Free and Open Source Text to Speech Tools for e-Learning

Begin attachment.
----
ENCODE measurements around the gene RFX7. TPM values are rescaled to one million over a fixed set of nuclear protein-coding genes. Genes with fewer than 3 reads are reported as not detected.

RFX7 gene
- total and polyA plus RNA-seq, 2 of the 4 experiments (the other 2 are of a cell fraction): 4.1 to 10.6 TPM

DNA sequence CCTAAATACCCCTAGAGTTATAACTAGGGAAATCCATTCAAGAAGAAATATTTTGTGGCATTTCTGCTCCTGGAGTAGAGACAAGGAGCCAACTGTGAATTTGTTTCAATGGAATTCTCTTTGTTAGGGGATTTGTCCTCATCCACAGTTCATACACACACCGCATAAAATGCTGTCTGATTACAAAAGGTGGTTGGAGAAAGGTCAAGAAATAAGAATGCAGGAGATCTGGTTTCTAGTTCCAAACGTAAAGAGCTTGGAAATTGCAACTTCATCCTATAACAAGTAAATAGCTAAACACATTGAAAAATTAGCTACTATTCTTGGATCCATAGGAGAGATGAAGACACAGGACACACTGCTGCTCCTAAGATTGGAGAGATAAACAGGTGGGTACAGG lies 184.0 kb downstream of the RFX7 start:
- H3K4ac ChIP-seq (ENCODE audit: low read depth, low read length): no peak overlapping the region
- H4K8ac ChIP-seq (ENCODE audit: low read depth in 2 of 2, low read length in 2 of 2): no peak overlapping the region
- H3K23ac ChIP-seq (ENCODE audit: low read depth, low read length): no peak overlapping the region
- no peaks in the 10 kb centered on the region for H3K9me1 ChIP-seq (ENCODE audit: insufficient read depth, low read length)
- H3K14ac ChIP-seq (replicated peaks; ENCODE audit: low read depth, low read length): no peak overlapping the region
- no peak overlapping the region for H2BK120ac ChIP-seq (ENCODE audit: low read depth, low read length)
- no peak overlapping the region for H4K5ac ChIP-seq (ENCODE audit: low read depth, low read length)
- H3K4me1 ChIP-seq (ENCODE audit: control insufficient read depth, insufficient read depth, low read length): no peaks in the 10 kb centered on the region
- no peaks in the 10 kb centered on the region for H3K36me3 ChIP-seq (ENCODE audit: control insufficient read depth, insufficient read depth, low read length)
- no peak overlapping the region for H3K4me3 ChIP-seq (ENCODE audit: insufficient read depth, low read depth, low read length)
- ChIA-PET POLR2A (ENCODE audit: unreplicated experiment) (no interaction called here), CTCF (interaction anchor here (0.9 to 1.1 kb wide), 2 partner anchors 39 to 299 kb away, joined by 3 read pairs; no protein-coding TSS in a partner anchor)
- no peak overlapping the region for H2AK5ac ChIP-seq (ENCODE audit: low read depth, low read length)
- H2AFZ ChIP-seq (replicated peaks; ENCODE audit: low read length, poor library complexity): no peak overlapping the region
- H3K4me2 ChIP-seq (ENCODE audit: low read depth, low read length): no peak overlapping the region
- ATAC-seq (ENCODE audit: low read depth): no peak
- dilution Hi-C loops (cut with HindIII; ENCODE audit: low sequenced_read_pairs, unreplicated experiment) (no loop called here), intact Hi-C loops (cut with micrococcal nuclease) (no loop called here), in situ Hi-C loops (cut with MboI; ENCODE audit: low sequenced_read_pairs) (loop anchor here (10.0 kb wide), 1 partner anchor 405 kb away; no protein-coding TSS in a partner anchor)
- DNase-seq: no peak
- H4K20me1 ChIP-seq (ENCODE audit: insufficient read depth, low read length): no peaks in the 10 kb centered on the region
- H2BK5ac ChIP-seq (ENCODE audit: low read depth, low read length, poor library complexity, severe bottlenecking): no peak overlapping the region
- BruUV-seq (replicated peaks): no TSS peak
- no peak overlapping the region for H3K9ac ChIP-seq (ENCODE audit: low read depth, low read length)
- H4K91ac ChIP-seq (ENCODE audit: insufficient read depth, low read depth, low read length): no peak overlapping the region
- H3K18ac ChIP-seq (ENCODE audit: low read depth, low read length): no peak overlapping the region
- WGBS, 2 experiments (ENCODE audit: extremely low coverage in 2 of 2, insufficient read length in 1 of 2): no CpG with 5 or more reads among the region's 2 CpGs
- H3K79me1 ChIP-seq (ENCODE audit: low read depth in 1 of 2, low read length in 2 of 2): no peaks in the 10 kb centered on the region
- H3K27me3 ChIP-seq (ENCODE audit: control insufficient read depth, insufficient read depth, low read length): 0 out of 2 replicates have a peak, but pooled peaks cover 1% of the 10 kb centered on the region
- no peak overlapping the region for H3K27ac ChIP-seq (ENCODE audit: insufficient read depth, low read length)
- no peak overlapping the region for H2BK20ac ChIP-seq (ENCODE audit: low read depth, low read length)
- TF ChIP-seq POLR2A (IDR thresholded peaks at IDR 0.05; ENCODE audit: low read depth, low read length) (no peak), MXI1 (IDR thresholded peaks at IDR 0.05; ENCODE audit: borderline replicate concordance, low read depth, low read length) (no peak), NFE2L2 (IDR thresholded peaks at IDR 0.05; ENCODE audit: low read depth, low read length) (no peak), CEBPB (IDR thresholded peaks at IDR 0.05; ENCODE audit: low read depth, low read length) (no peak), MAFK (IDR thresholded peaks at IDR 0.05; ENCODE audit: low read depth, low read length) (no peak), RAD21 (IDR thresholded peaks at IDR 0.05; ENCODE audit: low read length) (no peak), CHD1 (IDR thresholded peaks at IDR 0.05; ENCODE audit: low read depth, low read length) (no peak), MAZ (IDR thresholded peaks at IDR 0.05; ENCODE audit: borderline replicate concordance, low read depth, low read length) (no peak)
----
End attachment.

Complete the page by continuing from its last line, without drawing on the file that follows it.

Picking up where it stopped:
Free and Open Source Text to Speech Tools for e-Learning Open source software can be used as we wish, without long-term commitments and with a community of professionals that extend and support them. This post is a post of the series "Free e-Learning Resources" and I am going to talk about free and open source text-to-speech tools for e-Learning. Before I present you the list I would like to answer two important questions: 1) Why not use Human voice over? As a eLearning consultant I would prefer to use a human narration professional. However, you should consider the following factors: It is more expensive It needs more time It is difficult to maintain the training Few professional have the necessary skills It is difficult to update the eLearning course The pace is not steady It is difficult to maintain your organizations' identity 2) If I use text why I need to use voice? For me it is unacceptable that eLearning organization create courses that they do not have voice. Come on guys are you serious! Are you familiar with the learning styles? How an auditory learner will succeed in your eLearning course? Some people will say that not all computers have speakers or that the voice is annoying. You are going to invest in your employees but you do not have money for headphones! Is it difficult to lower the volume or turn it off? Text and voice are extremely important factors to an eLearning course. So, let see the list of the free and open source text-to-speech tools for e-Learning. => If you know a free or open source text-to-speech tool that is not included in the list I will highly appreciate if you write a comment with a link! Free and Open Source Text to Speech Tools for e-Learning View more presentations from Christopher Pappas. The MBROLA Project The aim of the MBROLA project, initiated by the TCTS Lab of the Faculté Polytechnique de Mons (Belgium), is to obtain a set of speech synthesizers for as many languages as possible, and provide them free for non-commercial applications. The Festival Speech Synthesis System Festival offers a general framework for building speech synthesis systems as well as including examples of various modules. As a whole it offers full text to speech through a number APIs: from shell level, though a Scheme command interpreter, as a C++ library, from Java, and an Emacs interface. Festival is multi-lingual (currently English (British and American), and Spanish) though English is the most advanced. The MARY MARY is an open-source, multilingual Text-to-Speech Synthesis platform written in Java. It was originally developed as a collaborative project of DFKI's Language Technology lab and the Institute of Phonetics at Saarland University and is now being maintained by DFKI. As of version 4.3, MARY TTS supports German, British and American English, Telugu, Turkish, and Russian; more languages are in preparation. MARY TTS comes with toolkits for quickly adding support for new languages and for building unit selection and HMM-based synthesis voices. YAKiToMe! Free text to speech. Uses the world's best text to speech (TTS) software. Upload documents, cut and paste text or link to feeds. Text reader converts text to speech automatically. Download audio and podcasts. It's fast and easy to use. Get started right away! No software to download or install. SpokenText SpokenText lets you easily convert text in to speech. Record (English, French, Spanish or German) PDF, Word, plain text, PowerPoint files, and web pages, and convert them to speech automatically. Create .mp3 or .m4b (Audio Book) recordings (in English, French, Spanish and German) of any text content on your computer or mobile phone. eSpeak eSpeak uses a "formant synthesis" method. This allows many languages to be provided in a small size. The speech is clear, and can be used at high speeds, but is not as natural or smooth as larger synthesizers which are based on human speech recordings. Google has integrated eSpeak, an open source software speech synthesizer for English and other languages, in its online translation service Google Translate. The move allow users of Google Translate to hear translations spoken out loud (text-to-speech) by clicking the speaker icon beside some translations. Praat Praat is a free scientific software program for the analysis of speech in phonetics. It has been designed and continuously developed by Paul Boersma and David Weenink of the University of Amsterdam. It can run on a wide range of operating systems, including various Unix versions, Mac and Microsoft Windows (95, 98, NT4, ME, 2000, XP, Vista). The program also supports speech synthesis, including articulatory synthesis. FreeTTS FreeTTS is a speech synthesis system written entirely in the JavaTM programming language. It is based upon Flite: a small run-time speech synthesis engine developed at Carnegie Mellon University. Flite is derived from the Festival Speech Synthesis System from the University of Edinburgh and the FestVox project from Carnegie Mellon University. Festvox The Festvox project aims to make the building of new synthetic voices more systemic and better documented, making it possible for anyone to build a new voice. Flite: a small, fast run time synthesis engine Flite (festival-lite) is a small, fast run-time synthesis engine developed at CMU and primarily designed for small embedded machines and/or large servers. Flite is designed as an alternative synthesis engine to Festival for voices built using the FestVox suite of voice building tools. The Epos Speech Synthesis System Epos is a language independent rule-driven Text-to-Speech (TTS) system primarily designed to serve as a research tool. Epos is (or tries to be) independent of the language processed, linguistic description method, and computing environment. by Christopher Pappas M.B.A., M.Ed.